Also, while we’re on the topic of tracking, next year Apple will require all apps to obtain explicit permission from you before tracking.
Also coming soon are expanded App Store descriptions with more information about an app’s privacy practices. This is self-reported information and will be designed to be easy to read and understand. iOS 14 also makes it easier for developers to adopt the “Sign in with Apple” single-sign-in method, which anonymizes you, making tracking harder.
Apple has also added a new permission level for apps that want to scan your network for other devices, like smart home gadgets and wireless displays.
One of the iPad’s best features is now also available on iPhone. Videos in apps and on websites can now exist in floating windows, which you can move around the screen, or collapse entirely. To do this, make a video full-screen, and then tap the Picture-in-Picture icon to open a new floating window. You can also do this on FaceTime calls.
While the window is on-screen, you can flick it to either the left or right to collapse it entirely, without pausing the video (or call). Tapping a video allows you to pause it, or rewind or fast-forward in 15-second increments. You can also pinch to increase or decrease the window’s size.
Unfortunately, not all apps support this feature. YouTube gates off its background playback behind YouTube Premium, so you won’t be able to use this feature in the YouTube app.
To get around this, open YouTube in Safari.
Less Intrusive Siri and Calls Overlays
Talking to Siri and receiving incoming calls is now less distracting, thanks to compact overlays that no longer take up the whole screen. Calls drop down from the top like a regular notification, while Siri appears at the bottom of the screen and delivers information in boxes at the top.
This isn’t really a feature, but more a quality-of-life improvement that makes it easier to answer or end calls.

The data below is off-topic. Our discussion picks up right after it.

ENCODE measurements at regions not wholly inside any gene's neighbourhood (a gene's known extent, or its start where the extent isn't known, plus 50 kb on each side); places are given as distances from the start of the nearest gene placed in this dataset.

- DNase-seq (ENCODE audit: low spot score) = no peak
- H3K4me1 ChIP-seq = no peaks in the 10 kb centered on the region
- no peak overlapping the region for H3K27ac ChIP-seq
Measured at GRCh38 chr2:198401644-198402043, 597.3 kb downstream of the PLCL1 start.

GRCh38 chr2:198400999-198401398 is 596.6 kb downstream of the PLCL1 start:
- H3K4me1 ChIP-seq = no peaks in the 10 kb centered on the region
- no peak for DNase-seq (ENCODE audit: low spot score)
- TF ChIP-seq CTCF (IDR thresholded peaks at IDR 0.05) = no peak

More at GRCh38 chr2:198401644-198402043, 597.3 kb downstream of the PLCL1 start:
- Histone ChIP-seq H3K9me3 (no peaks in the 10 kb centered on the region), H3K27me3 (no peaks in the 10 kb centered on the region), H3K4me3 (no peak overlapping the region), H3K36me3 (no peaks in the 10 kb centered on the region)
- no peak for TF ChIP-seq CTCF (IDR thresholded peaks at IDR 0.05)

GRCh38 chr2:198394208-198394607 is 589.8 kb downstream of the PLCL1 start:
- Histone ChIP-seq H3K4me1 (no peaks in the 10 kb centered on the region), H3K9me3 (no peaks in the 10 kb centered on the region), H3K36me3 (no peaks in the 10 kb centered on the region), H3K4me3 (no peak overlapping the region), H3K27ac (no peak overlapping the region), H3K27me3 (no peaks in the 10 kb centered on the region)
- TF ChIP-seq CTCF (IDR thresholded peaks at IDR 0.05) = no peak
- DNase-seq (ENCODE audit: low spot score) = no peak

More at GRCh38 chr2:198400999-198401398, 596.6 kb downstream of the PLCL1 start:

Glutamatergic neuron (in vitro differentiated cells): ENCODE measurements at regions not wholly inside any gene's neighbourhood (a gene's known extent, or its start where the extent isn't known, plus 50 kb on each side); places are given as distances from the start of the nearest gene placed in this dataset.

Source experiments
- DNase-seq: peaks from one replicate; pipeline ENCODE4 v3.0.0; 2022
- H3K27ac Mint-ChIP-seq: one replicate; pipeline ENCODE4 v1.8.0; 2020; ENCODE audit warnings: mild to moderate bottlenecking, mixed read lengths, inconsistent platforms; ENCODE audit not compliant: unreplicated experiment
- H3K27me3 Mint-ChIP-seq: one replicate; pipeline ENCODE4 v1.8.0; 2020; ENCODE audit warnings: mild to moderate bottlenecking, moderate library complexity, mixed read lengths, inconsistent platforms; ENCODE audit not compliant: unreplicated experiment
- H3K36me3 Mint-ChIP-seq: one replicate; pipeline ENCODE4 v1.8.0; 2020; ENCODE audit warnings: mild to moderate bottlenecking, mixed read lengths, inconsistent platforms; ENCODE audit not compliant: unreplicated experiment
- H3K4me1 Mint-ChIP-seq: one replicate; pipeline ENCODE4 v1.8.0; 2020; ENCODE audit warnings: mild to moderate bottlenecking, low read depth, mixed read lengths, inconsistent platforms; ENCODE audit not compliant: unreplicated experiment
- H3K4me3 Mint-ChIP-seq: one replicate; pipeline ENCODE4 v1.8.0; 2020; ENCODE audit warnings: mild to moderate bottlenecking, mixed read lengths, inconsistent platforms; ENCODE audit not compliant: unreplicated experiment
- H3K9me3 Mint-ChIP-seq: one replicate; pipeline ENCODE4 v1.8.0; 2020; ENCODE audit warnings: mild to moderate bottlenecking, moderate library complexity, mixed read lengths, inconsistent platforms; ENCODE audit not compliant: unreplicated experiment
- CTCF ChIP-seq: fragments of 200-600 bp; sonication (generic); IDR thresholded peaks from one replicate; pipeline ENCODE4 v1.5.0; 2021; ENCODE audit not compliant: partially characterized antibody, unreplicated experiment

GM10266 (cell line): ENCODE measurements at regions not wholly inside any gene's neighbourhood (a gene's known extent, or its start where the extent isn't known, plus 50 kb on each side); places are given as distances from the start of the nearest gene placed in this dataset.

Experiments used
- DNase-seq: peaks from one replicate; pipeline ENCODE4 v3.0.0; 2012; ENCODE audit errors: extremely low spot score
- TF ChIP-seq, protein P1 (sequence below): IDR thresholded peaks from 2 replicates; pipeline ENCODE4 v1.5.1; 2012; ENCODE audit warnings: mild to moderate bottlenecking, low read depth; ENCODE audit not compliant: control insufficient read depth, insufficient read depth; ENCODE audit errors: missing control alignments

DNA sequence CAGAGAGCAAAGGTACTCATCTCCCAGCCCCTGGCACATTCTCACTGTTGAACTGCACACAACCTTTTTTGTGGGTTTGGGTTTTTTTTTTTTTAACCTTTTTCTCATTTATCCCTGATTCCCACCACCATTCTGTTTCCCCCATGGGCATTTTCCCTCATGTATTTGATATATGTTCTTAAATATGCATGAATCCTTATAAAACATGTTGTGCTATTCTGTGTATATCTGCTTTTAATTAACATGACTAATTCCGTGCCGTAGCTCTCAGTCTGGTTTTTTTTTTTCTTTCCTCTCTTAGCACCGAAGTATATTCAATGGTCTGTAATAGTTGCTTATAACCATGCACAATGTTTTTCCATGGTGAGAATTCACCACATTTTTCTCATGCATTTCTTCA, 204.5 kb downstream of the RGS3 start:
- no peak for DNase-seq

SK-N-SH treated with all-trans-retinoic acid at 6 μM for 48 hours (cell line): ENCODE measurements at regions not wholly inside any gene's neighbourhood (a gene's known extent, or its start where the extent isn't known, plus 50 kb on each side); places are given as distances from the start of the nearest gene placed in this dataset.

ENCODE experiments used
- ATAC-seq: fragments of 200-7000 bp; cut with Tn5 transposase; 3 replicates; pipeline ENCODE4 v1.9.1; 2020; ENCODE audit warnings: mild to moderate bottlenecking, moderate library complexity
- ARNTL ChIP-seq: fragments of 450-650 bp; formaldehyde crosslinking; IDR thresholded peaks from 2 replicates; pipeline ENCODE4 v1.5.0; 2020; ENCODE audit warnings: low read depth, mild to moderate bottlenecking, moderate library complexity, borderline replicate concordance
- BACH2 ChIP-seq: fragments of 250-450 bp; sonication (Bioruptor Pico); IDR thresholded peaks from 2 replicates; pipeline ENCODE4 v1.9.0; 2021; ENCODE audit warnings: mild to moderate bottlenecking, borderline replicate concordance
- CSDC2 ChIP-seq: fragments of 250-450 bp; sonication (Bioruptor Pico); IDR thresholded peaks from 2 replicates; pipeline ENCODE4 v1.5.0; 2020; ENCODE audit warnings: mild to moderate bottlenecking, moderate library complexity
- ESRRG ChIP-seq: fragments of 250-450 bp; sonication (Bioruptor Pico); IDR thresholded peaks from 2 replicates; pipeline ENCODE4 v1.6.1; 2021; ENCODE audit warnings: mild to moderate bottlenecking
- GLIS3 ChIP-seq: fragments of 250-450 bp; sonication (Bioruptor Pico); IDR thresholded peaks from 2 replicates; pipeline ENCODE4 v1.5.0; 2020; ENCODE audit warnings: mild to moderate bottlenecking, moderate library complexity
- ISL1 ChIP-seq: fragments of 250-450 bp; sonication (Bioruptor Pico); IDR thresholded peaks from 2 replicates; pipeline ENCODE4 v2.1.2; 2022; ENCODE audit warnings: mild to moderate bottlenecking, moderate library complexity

Messages Gets an Update
Just like WhatsApp, Messages now allows you to reply to messages in-line. To do this, simply tap and hold the message to which you want to reply, and then tap “Reply.”
This works correctly if the recipient also has iOS 14 installed—if not, your message will be sent as a regular reply with no quote.
You can also mention participants in a chat to draw their attention to a particular message. To do this, just type the at symbol (@) followed by the contact’s name; iOS will convert it to a blue mention.
Messages also now allows you to pin conversations so they’re always at the top of the list. To do so, launch “Messages” and leave any conversation you’re currently in. Next, swipe from left to right on a conversation, and then tap the yellow Pin icon.
Pinned conversations appear at the top of your screen in chat bubbles. To unpin one, just tap and hold the chat bubble, and then tap “Unpin.”
Another change is the option to apply a photo or icon to a group chat. To do this, tap the conversation, and then tap the names of the participants at the top of the chat. Under “Info,” you can tap “Change Name and Photo” to add an image from the Camera or Photos apps, the emoji list, or any of Apple’s included icons. Tap the Pencil icon to add a handwritten name.